Hekate is dedicated to Patti Cudd.

Konstantinos Karathanasis as an electroacoustic composer draws inspiration from modern poetry, artistic cinema, abstract painting, mysticism, Greek mythology, and the writings of Carl Jung and Joseph Campbell. His compositions have been performed at numerous festivals and received awards in international competitions, including Musica Nova, SIME, SEAMUS/ASCAP, Música Viva and Bourges. Recordings of his music are released by SEAMUS, ICMA, Musica Nova, Innova, Equilibrium and HELMCA. Konstantinos holds a Ph.D. in Music Composition from the University at Buffalo. A Stavros Niarchos Foundation Fellow for Spring 2020, he is Professor of Composition & Music Technology at the University of Oklahoma. More info at:

Ricardo Coelho de Souza is actively engaged in performing, composing, conducting, and teaching. Recently, he co-organized the 100th-year celebrations of the Semana de Arte Moderna at the University of Oklahoma, when he also premiered Jorge Antune’s “Confinement II.” His own composition, “Oferendas 5,” was selected to be performed in NYC by the North/South Consonance Ensemble. As a performer, he has been featured at the NYCEMF in New York City, the Oklahoma Electric Festival in Tulsa, the Puerto Rican Soundscapes Conference in NYC, the International Computer Music Conference in Texas, the Southwest Electronic Music Festival in Arizona, and the Toronto Electro-Acoustic Symposium. Ricardo teaches World Music and co-directs the New Music Ensemble, Avant-GardeN, at OU.

Travis Garrison-Dorian RPS-7:00 (tbd)

Dorian RPS is an electronically mediated sonic journey through environments real and imagined.  Unaltered sounds from the real world meld with their digitally manipulated counterparts, creating a dialogue between the real and the hyperreal.  This dialogue is mirrored in the piano, with live performance informing the actions of a digital improvisational partner.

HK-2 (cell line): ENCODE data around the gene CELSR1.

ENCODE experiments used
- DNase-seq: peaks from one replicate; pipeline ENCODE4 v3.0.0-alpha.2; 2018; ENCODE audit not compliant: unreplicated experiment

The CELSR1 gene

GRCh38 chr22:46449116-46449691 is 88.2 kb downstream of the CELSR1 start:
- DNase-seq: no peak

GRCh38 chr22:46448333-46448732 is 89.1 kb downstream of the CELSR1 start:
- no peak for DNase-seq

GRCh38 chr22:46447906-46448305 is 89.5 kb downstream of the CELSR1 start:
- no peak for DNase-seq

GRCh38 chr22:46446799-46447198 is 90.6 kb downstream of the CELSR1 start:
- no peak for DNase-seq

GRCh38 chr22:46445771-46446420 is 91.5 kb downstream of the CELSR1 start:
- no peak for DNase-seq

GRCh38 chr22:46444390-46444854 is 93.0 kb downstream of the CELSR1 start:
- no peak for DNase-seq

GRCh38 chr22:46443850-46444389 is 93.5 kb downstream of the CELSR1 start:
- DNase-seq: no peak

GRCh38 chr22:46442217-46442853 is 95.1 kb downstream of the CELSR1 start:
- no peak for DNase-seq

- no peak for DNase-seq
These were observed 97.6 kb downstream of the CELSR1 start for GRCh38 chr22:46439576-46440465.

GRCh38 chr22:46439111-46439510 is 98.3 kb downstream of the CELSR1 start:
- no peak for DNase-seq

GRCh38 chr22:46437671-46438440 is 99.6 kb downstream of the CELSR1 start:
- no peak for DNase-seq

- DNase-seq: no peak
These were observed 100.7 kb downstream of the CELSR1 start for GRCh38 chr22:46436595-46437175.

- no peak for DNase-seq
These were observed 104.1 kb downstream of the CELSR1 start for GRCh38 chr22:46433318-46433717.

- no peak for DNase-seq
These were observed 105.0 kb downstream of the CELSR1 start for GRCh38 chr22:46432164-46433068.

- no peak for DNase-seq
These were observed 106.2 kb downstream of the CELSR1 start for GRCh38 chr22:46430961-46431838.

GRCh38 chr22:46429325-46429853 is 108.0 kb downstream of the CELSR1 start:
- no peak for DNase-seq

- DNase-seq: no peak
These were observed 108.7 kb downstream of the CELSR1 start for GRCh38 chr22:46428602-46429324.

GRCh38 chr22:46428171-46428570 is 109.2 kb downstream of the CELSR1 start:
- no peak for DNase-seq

Dr. Travis Garrison is a composer, audio engineer, and performer of electroacoustic music, and serves as Assistant Professor of Music Theory and Music Technology at The University of Central Missouri. He was previously on the faculty of the University of Nebraska at Omaha, and worked as an audio engineer and taught courses at East Carolina University and Bennington College. A common thread throughout his work as a composer and performer is a blurring of the boundaries between things organic and things electronic. His work as a recording/editing/mixing/mastering engineer and producer is represented on a number of commercially available recordings in the areas of classical and experimental music, and he has worked in live sound reinforcement in venues across the country. Current research interests include computer-based improvisational systems and the aesthetics, history, and theory of electroacoustic music.  Dr. Garrison holds a Ph.D. in Music Composition with a cognate in Historical Musicology from the University of Florida, an M.A. in Electroacoustic Music from Dartmouth College, and a B.A. in Computer Music and Composition from the University of California, San Diego.

Mark Snyder—can’t—5:25 (8)
Chris Scanlon, trumpet

Mark Snyder is a Musician, Video Artist, Writer, Engineer, Producer & Teacher living in Illinois. Mark’s multimedia compositions have been described as “expansive, expressive, and extremely human. As a producer, writer, engineer, and performer, his discography includes world, electroacoustic, pop, rock, classical, and country records. A quarterfinalist for the Grammy Music Educator of the Year Award, Mark has guided his students to success in music, including a Morton Gould Young Composer Award winner, a capstone paper published in the journal Metamorphis, and three students taking second place at the Nashville AES Mix Competition. Mark earned the DMA from the University of Memphis, MM from Ohio University and a BA from Mary Washington College. He currently is an Instructor at Northern Illinois University.

Chris Scanlon is an International Trumpet Artist and Educator who has performed in Europe, Asia, Canada, Mexico, the Middle East and across the United States. He currently resides outside Chicago where he is Assistant Professor of Trumpet at Northern Illinois University and trumpet with the award-winning chamber group, Axiom Brass.